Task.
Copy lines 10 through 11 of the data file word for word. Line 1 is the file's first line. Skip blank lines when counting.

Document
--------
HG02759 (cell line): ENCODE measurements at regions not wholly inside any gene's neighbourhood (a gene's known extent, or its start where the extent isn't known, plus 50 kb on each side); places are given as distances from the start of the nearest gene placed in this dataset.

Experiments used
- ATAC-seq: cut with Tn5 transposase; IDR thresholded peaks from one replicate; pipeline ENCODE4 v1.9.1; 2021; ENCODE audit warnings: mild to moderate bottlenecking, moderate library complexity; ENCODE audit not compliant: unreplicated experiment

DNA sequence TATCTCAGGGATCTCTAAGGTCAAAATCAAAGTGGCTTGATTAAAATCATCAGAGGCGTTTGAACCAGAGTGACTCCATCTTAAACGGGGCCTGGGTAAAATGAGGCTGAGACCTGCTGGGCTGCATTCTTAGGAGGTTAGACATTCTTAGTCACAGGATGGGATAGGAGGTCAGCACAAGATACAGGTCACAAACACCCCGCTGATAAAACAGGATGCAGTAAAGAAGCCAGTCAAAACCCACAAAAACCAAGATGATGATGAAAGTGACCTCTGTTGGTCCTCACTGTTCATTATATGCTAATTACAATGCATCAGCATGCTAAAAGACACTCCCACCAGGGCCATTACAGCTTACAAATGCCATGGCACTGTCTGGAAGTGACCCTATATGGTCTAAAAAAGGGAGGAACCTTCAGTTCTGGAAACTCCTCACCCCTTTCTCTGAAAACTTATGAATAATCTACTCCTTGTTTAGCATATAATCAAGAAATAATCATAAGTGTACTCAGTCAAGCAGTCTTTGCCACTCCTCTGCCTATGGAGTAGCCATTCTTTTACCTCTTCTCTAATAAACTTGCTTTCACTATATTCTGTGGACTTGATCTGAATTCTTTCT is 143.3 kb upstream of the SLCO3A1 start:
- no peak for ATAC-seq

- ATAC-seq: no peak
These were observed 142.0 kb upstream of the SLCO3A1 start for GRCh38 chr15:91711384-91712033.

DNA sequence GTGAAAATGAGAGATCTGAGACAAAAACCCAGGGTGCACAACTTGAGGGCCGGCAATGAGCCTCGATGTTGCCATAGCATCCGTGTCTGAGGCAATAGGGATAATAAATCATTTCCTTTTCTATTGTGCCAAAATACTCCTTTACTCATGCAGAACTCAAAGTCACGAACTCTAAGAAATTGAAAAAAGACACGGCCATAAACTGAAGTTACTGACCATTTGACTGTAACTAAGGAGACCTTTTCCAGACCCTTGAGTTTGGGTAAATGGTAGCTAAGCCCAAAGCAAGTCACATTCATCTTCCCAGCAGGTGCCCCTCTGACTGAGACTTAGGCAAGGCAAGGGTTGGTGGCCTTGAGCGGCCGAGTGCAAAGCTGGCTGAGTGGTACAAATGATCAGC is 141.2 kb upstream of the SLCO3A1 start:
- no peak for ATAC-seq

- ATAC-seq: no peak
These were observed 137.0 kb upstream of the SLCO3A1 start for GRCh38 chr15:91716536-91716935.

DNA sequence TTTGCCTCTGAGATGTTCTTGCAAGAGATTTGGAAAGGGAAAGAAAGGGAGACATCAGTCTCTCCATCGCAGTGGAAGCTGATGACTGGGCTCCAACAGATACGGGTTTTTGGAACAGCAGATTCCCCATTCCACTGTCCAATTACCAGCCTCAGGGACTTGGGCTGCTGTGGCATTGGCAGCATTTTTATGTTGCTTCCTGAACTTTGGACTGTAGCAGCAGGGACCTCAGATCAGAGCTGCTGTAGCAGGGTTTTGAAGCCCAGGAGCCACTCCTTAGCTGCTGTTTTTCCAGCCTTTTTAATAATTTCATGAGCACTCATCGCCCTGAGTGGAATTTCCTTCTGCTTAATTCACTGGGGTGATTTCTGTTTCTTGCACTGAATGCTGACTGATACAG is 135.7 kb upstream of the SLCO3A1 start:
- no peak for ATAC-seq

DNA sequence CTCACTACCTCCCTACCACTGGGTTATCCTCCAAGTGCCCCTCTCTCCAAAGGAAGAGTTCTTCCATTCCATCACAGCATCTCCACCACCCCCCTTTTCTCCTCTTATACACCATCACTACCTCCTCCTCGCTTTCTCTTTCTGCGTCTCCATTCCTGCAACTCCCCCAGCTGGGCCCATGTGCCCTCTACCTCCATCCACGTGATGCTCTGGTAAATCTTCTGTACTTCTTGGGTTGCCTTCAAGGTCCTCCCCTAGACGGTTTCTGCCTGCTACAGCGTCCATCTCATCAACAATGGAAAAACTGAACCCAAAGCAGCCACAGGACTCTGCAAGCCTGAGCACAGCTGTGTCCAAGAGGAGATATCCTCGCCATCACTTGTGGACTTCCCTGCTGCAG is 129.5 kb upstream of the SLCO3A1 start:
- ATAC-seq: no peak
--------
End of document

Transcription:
- ATAC-seq: no peak
These were observed 137.0 kb upstream of the SLCO3A1 start for GRCh38 chr15:91716536-91716935.